• Questions are based on key selection criteria.
  • Candidates are asked about their attitudes, aspirations and motivations.
  • More detail is asked for when answers seem incomplete.
  • Information provided to the employee on commencing work at the service includes the Child Safe Environment Policy, Code of Conduct Policy, Complaints and Grievances Policy and Staffing Policy.
  • The letter of offer includes a statement about what is expected of the staff member in terms of commitment and responsibilities for child safety.
  • Orientation and induction covers information about values, attitudes, expectations and workplace practices in relation to maintaining a child safe environment.
  • Regular meetings are held between employees, volunteers and the Approved Provider.
  • A mentoring or buddy system between employees is in place.
  • Training and education with regard to child safety is provided for all employees, contractors and volunteers.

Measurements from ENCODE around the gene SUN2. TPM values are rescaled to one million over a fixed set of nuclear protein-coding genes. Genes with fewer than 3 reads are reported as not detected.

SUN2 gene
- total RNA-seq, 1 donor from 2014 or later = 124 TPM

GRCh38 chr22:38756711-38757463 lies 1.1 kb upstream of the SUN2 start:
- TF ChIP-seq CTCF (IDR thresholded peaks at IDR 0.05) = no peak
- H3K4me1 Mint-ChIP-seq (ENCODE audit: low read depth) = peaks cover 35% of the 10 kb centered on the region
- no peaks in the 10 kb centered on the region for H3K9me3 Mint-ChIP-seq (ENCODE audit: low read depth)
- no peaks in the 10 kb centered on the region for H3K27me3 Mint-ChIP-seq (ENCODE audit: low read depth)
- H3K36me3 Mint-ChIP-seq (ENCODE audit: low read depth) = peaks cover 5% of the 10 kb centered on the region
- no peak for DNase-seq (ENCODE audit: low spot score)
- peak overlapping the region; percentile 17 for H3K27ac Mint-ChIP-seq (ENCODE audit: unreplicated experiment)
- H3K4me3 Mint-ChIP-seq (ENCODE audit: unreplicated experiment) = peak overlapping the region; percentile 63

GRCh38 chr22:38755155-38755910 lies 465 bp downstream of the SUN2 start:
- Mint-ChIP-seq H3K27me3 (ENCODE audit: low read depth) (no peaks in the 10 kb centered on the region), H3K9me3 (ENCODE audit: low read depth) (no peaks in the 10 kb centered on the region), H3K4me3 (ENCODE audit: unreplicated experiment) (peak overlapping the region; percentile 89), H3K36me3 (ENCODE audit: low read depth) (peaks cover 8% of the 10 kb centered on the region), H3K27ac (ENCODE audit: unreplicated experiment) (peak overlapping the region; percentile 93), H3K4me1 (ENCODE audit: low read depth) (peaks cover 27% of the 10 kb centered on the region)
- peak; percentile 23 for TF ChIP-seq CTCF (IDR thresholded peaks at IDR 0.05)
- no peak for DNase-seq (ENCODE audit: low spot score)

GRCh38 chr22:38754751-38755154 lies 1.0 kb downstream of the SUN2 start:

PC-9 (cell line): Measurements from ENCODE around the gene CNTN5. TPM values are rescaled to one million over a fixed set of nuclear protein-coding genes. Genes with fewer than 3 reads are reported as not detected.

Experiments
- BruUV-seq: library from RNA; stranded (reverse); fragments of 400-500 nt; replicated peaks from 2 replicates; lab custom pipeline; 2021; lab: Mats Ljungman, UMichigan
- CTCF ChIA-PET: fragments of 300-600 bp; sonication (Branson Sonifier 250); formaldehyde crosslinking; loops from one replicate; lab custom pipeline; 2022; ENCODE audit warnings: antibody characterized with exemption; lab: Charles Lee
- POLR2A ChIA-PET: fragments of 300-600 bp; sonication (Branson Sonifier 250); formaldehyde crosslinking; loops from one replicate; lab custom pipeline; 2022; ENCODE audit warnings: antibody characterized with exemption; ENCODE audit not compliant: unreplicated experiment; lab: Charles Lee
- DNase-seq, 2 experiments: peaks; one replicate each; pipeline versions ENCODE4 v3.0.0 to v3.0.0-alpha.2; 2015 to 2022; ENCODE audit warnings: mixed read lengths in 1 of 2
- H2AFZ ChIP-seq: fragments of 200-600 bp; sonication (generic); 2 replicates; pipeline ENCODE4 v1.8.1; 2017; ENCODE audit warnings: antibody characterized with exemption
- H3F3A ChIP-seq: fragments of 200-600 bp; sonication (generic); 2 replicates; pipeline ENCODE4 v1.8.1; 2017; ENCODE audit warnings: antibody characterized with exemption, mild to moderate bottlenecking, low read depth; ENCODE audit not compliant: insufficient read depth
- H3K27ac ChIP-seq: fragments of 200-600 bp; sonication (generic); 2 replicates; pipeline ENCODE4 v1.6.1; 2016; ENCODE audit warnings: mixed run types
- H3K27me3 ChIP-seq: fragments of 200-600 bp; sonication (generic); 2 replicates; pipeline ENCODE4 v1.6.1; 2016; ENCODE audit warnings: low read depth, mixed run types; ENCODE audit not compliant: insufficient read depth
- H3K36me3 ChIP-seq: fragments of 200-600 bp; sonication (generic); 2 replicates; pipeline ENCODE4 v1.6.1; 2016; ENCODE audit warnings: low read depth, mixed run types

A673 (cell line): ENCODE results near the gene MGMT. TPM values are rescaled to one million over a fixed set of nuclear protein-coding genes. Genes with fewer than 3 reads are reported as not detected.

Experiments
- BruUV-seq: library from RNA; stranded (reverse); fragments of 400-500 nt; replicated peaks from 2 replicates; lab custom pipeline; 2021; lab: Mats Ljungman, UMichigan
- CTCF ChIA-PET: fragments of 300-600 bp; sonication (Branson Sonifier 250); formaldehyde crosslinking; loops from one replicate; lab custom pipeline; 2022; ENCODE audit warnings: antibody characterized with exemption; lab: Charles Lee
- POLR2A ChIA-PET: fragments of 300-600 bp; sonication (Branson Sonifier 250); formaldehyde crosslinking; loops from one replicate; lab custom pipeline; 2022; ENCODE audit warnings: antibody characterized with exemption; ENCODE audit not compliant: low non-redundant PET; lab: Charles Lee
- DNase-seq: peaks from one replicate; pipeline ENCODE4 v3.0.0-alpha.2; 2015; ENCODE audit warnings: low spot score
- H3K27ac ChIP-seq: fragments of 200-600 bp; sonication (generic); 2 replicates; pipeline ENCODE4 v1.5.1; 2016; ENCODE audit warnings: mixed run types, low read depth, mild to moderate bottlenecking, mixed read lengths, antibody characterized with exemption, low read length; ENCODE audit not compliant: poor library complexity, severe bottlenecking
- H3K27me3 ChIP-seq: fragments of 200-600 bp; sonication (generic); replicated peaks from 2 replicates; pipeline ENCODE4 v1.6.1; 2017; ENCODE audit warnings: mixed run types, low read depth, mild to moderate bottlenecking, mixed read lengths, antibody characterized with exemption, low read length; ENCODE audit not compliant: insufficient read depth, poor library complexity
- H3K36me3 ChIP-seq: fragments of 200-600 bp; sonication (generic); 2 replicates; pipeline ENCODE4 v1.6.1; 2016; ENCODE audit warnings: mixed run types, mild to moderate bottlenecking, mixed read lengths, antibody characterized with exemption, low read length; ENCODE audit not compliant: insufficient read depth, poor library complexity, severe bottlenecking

• Resources and support are provided for all employees, contractors and volunteers to ensure a child safe environment.
  • Employees, contractors, volunteers and visitors are treated with respect.

Ongoing management

 


[2] www.education.vic.gov.au/aboutschool/childhealth/bullying.htm

[3] Office of the Child Safety Commissioner, Victoria:
http://www.kids.vic.gov.au/downloads/childsafe_organisation.pdf

[4] DHS, Office for Children:
http://www.dhs.vic.gov.au/__data/assets/pdf_file/0019/574210/child-sexual-abuse-understanding.pdf

[5] Child Protection Crisis Line: toll free on 13 12 78, or a regional DHS office.

[6] Attachment 2 is based on principles for creating child safe organisations, as developed by the Office of the Child Safety Commissioner, Victoria.

[7] Attachment 4 is based on a checklist created by the Office of the Child Safety Commissioner (OCSC). The OCSC checklist can be downloaded at www.kids.vic.gov.au/downloads/childsafe_organisation.pdf